Shedding more light on new malaria

21 Dec 2014 / 22:20 H.

PETALING JAYA: Scientists investigating a form of malaria that is causing some concern in Malaysia and the Philippines have been making some progress to better understand the workings of this new menace.
The new malaria is caused by a parasite – Plasmodium knowlesi – and is mostly found in Sabah and Palawan (the Philippines).
The parasite is carried by the long-tailed macaques.
Scientists from Malaysia, the Philippines, United Kingdom and Australia recently gathered at the Queen Elizabeth Hospital in Kota Kinabalu to review the "Monkeybar" project investigating this new malaria.
P. knowlesi has recently been added to the list of known human malaria.
Dr Timothy William, the principal Malaysian investigator of the Monkeybar project, said that although the natural hosts of this malaria are macaque monkeys, over the last 10 years it has been found in the human population.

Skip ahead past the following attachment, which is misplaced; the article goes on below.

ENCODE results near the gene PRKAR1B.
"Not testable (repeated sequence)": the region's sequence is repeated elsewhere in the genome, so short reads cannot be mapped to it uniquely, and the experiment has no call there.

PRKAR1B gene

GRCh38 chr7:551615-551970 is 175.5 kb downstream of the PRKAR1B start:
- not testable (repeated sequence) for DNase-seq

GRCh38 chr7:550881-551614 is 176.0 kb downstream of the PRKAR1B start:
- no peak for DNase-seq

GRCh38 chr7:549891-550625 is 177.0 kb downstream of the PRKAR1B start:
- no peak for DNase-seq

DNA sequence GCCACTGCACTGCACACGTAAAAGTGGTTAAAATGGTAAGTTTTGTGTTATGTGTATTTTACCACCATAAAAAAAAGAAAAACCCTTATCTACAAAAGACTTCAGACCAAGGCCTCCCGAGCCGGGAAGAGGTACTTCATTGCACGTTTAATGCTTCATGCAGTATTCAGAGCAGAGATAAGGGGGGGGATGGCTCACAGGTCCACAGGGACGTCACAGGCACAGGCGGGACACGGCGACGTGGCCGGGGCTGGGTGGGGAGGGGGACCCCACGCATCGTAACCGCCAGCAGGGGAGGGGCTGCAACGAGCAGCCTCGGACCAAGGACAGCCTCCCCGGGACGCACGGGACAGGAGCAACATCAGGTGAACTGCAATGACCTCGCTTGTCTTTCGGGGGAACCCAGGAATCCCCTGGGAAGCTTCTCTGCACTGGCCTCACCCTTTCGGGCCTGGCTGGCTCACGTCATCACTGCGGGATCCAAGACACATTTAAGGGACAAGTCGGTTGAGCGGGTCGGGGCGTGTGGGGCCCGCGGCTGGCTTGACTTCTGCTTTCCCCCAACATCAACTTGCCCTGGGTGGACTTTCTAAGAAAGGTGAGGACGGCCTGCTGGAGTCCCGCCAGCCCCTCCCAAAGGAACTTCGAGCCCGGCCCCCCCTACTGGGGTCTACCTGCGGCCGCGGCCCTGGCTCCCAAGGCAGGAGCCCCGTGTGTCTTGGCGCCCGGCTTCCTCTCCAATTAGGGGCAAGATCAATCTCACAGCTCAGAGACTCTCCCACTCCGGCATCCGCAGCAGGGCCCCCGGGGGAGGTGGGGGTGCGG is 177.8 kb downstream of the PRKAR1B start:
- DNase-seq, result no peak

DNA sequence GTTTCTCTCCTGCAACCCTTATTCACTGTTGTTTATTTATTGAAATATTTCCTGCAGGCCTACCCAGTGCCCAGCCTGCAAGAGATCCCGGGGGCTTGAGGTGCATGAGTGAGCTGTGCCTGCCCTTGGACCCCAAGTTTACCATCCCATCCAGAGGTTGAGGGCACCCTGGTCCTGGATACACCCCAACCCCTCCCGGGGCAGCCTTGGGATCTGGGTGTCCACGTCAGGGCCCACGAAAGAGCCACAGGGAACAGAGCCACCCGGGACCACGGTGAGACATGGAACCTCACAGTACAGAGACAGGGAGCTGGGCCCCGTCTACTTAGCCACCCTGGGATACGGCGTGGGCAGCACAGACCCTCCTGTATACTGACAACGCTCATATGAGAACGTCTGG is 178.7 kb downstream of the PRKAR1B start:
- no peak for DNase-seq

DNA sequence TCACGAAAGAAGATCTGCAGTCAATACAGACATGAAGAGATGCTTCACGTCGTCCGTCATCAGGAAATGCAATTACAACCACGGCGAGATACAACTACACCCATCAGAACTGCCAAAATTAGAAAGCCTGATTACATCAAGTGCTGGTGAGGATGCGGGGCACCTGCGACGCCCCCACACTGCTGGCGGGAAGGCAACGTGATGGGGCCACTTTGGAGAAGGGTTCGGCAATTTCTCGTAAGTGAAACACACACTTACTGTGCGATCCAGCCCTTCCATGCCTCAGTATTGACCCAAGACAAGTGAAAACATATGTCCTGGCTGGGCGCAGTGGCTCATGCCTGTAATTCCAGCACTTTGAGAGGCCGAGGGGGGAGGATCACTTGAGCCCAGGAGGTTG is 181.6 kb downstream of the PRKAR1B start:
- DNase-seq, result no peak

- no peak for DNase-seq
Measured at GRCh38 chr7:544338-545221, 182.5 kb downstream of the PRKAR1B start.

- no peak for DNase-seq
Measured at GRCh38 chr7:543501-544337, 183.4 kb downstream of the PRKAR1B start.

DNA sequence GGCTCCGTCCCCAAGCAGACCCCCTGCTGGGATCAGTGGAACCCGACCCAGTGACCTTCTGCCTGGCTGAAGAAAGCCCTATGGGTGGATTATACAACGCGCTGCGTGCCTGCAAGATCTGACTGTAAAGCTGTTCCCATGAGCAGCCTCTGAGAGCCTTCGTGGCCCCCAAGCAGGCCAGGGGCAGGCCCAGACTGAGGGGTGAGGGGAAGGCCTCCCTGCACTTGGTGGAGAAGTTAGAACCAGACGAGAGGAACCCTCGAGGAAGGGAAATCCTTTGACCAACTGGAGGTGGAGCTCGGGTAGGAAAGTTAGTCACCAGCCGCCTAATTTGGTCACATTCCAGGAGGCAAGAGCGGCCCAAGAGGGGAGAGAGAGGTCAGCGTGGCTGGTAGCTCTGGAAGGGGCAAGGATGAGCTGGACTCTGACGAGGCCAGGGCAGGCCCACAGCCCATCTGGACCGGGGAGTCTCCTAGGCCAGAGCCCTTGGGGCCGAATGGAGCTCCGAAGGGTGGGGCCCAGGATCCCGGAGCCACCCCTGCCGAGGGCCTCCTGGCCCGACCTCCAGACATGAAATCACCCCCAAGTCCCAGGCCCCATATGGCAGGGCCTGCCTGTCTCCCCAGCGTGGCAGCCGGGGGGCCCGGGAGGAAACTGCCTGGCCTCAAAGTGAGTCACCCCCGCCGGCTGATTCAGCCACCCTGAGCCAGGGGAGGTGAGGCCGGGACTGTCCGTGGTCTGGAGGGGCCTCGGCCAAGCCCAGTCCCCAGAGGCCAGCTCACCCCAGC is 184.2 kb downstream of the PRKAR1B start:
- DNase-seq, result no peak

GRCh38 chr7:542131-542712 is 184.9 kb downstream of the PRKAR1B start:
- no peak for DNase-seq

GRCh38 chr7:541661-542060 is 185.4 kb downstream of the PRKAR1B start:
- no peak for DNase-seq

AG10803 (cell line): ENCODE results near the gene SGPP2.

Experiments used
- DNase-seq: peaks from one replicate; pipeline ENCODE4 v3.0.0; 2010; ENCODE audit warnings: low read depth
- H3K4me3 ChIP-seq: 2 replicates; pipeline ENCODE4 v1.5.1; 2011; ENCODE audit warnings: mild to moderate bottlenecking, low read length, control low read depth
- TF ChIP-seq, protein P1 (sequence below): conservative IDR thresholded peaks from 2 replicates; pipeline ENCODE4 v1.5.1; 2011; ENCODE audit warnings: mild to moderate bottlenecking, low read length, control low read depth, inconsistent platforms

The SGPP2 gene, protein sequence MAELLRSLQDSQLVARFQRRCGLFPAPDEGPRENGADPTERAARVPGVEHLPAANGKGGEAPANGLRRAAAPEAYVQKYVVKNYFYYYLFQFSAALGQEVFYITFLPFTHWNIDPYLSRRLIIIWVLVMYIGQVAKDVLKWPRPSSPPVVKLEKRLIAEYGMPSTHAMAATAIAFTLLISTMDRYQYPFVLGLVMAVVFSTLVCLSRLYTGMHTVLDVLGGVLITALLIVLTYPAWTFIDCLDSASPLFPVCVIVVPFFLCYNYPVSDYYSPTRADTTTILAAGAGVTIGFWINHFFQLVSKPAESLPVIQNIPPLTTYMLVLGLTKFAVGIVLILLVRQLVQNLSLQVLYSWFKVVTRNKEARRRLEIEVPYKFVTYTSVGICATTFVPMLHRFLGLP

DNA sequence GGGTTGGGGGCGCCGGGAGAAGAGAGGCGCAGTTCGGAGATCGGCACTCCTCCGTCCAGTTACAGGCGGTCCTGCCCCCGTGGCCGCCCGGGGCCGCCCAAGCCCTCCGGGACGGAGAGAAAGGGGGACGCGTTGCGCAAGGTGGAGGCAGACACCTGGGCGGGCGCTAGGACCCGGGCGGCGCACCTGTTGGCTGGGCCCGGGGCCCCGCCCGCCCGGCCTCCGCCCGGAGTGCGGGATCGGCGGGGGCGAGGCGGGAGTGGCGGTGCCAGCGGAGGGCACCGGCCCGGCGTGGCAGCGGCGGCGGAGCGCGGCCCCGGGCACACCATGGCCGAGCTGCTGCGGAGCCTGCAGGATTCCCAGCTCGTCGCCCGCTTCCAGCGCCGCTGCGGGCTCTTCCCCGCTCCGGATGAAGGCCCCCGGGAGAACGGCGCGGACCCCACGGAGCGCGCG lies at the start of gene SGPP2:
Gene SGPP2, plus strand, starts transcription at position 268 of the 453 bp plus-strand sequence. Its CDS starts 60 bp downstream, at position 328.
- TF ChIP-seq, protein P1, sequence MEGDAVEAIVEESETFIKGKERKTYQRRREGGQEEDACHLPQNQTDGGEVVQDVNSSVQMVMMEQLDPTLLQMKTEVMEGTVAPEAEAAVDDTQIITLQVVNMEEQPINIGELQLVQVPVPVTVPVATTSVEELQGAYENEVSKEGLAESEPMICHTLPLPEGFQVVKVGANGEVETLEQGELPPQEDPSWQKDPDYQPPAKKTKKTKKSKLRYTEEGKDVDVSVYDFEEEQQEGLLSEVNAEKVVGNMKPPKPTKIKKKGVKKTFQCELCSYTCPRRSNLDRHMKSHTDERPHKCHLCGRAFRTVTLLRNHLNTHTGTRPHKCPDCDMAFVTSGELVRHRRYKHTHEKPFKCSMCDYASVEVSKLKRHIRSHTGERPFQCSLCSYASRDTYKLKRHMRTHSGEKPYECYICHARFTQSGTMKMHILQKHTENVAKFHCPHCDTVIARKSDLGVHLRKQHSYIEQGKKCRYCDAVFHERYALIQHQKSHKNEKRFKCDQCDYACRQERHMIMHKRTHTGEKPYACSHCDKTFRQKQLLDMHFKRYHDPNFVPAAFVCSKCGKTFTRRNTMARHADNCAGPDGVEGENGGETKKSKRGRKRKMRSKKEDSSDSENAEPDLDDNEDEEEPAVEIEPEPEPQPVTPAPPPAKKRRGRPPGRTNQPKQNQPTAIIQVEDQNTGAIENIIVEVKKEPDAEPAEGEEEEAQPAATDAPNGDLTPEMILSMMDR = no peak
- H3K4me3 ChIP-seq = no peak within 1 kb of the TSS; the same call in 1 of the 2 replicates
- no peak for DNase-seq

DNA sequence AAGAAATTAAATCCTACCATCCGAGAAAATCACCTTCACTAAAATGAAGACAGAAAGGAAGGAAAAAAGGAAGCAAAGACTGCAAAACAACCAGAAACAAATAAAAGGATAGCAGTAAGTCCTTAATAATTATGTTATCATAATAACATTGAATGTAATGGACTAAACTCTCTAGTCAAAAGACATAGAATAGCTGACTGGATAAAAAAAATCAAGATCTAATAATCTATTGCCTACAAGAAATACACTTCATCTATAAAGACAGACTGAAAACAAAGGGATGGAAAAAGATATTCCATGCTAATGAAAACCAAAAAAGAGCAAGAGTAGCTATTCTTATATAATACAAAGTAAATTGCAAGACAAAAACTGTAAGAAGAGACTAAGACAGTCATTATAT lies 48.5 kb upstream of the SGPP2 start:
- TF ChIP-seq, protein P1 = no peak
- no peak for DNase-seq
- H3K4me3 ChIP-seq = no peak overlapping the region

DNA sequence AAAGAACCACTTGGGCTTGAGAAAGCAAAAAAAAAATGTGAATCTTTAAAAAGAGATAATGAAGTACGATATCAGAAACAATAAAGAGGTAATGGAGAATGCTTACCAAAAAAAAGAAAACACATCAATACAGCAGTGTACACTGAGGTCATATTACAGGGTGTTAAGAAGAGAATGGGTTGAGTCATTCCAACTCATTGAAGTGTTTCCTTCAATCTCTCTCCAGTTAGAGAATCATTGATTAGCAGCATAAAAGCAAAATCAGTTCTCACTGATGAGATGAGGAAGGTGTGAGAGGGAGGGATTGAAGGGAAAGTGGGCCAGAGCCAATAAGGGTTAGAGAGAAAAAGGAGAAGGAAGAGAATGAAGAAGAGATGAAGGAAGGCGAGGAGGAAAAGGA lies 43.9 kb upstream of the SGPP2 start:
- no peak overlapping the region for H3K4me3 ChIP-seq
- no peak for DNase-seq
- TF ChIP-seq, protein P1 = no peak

"It is now the most common human malaria in Malaysian Borneo (Sabah and Sarawak)," he added.
He said over the past two decades Malaysia has made extraordinary progress in eliminating malaria.

"It is only because of this success that the importance of P. knowlesi has become apparent. (Previously), relatively little is known about how and why it has crossed over into the human population," he added.
The five-year project is now in its third year, and is collecting some useful data.
Prof Chris Drakeley of the London School of Hygiene and Tropical Medicine said the new disease has been shown to respond well to current malarial treatments.

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